A review of
Love in a Fallen City
by Eileen Chang
Love in a Fallen City will continue to introduce Eileen Chang to the West, but she is, to mainland and Taiwanese readers, a much picked-over literary giantess: a Sylvia Plath analogue with her own culture industry, who had reporters flying to L.A. to dig through her trash. Yet a Guardian obit of October 1995 begins: “When the caretaker of a Los Angeles apartment block realised he had not seen the old Chinese lady for many days, he rang her bell and, on getting no answer.…” Chang was found dead on September 8, 1995, after forty years with little output and increasing hermitism. Her loneliness, sometimes improved to “mystery” or “glamour”—a constant even in her out-and-about years as a young columnist in Shanghai—made her famous. It kept pace with her reputation when the work stopped.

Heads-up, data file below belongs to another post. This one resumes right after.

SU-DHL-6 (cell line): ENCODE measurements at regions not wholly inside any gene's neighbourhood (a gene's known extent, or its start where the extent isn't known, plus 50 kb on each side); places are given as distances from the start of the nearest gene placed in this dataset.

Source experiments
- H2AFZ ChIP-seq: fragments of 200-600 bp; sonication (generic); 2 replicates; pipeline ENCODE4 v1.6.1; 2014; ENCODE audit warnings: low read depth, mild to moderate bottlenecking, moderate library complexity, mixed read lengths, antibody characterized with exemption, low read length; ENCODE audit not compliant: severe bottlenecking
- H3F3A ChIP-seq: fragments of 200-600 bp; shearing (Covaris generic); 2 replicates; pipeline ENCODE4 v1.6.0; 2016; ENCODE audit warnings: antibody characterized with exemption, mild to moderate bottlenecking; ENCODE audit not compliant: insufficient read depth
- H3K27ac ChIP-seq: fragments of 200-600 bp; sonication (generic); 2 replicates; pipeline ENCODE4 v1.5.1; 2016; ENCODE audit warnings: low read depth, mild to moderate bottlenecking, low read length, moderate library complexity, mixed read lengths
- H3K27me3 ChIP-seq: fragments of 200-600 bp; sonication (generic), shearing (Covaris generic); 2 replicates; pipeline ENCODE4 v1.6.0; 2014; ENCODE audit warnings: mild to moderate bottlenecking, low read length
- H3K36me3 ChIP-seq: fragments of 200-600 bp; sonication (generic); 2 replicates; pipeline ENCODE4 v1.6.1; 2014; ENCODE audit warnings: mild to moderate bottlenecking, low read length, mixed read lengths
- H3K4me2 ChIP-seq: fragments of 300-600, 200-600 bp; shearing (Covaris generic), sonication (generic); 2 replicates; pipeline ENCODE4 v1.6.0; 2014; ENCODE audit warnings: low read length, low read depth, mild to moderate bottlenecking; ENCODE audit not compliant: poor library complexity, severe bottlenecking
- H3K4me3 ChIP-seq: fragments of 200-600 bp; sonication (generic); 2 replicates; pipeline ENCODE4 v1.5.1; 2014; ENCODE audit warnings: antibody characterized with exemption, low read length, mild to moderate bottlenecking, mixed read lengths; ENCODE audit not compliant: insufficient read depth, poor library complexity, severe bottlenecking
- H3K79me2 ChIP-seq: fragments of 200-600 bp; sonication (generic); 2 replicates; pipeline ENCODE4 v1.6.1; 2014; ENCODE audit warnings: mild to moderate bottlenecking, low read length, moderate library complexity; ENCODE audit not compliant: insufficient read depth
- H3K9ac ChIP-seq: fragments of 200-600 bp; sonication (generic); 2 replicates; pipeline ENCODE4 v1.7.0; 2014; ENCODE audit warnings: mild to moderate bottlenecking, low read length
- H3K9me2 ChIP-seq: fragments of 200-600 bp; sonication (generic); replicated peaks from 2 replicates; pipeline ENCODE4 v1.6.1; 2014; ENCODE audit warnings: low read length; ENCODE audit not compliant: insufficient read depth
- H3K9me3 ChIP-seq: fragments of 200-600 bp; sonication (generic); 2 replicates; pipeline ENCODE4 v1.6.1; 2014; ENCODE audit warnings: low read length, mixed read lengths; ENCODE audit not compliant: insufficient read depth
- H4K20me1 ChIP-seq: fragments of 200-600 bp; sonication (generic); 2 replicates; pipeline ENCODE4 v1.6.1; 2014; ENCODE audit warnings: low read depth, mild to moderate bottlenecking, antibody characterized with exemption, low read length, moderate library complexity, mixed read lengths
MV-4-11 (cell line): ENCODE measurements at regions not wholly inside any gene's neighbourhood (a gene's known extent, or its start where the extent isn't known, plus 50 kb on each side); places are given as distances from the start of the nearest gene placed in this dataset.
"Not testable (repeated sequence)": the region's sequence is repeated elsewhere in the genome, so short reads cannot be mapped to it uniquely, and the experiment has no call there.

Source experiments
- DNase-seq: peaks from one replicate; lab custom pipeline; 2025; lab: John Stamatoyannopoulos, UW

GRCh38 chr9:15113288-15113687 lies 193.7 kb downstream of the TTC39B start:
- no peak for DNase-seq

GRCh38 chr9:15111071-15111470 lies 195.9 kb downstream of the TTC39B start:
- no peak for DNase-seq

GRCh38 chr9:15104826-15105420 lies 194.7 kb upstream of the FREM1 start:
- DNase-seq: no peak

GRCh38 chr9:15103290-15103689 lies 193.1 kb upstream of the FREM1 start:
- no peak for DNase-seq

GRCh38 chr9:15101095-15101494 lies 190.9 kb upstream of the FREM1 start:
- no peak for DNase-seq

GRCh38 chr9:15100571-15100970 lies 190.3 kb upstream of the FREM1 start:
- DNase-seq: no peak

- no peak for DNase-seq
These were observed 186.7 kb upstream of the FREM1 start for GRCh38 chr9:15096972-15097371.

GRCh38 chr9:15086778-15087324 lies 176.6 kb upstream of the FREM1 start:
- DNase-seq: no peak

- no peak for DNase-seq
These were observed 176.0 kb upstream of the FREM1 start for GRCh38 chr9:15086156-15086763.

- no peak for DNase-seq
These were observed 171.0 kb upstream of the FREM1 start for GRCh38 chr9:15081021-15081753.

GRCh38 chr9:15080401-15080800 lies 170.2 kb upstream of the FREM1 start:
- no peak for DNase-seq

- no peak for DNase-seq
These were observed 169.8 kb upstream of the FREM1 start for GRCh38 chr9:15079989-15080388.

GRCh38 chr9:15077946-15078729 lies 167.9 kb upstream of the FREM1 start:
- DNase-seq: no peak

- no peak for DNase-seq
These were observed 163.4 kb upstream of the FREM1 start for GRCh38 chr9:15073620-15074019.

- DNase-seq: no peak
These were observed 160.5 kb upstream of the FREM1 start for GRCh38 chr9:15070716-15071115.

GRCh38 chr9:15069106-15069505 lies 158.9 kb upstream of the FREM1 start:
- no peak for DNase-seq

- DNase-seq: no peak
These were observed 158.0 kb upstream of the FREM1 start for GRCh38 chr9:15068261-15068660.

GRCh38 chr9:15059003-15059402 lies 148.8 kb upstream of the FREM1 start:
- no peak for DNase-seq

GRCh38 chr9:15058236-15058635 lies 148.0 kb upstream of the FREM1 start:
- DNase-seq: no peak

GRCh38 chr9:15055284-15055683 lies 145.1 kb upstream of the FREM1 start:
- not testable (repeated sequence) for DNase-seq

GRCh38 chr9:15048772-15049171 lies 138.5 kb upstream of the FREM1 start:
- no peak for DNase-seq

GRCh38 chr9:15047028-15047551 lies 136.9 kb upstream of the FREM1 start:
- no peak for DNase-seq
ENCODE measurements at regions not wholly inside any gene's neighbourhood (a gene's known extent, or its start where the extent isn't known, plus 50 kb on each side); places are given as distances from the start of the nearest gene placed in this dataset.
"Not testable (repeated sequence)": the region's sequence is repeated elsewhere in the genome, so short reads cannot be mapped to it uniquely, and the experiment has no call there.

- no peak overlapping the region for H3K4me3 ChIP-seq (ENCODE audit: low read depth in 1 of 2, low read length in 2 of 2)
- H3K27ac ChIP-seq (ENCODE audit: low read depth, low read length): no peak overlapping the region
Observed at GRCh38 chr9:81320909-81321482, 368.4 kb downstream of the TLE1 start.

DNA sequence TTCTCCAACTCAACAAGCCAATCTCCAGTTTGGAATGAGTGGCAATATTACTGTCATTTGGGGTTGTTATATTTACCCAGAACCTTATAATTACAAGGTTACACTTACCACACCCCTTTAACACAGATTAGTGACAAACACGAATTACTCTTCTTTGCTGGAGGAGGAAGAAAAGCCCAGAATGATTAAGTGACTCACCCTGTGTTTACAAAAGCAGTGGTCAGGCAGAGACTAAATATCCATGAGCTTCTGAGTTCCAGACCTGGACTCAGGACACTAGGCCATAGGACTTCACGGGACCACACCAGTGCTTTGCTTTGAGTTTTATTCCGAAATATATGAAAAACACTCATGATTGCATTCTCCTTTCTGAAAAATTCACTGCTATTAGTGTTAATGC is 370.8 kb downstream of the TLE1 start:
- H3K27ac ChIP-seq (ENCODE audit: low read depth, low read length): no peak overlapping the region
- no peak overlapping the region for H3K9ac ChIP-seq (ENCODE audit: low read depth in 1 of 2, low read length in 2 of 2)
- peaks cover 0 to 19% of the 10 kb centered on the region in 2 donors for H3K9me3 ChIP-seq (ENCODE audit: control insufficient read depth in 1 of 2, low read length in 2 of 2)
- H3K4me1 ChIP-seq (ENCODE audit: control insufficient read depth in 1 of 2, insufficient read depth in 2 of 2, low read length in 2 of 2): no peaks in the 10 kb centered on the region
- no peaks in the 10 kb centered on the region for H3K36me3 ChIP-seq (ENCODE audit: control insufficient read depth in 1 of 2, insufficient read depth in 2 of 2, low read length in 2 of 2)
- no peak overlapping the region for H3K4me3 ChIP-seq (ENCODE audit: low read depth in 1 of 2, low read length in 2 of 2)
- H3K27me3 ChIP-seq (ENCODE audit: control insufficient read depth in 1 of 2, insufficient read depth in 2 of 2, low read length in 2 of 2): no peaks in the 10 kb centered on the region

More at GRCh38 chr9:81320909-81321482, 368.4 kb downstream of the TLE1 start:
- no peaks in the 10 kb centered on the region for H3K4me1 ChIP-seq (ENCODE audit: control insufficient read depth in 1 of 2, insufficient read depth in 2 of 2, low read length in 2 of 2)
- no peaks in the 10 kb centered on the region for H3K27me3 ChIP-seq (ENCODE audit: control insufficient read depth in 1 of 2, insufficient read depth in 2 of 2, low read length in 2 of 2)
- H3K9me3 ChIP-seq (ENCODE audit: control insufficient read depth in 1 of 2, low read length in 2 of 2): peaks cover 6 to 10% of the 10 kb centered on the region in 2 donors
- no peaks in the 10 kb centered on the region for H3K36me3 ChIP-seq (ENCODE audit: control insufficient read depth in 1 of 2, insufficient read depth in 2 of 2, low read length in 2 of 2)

In her teens, Chang was locked up by her opium-addict father for half a year before she was able to escape; at age seventy-three, she sent a photo of herself holding a newspaper with the date instead of accepting a major literary award in person. Even as a free woman she had a hostage mind-set. Her fictional creations have too much, or more often not enough, subjectivity. They suffer but don’t walk out to meet any kind of end. All of them are slightly unreal. This might be what director Ang Lee, whose string of films about societal outliers includes Brokeback Mountain and The Hulk, meant. Discussing actress hopefuls for his adaptation of the Chang spy thriller “Lust, Caution,” he said, “Basically, such a female character does not exist. We can only try to be as close to what she described. For example, if there are five requirements and no one meets all of them, we will look for four, three, two.”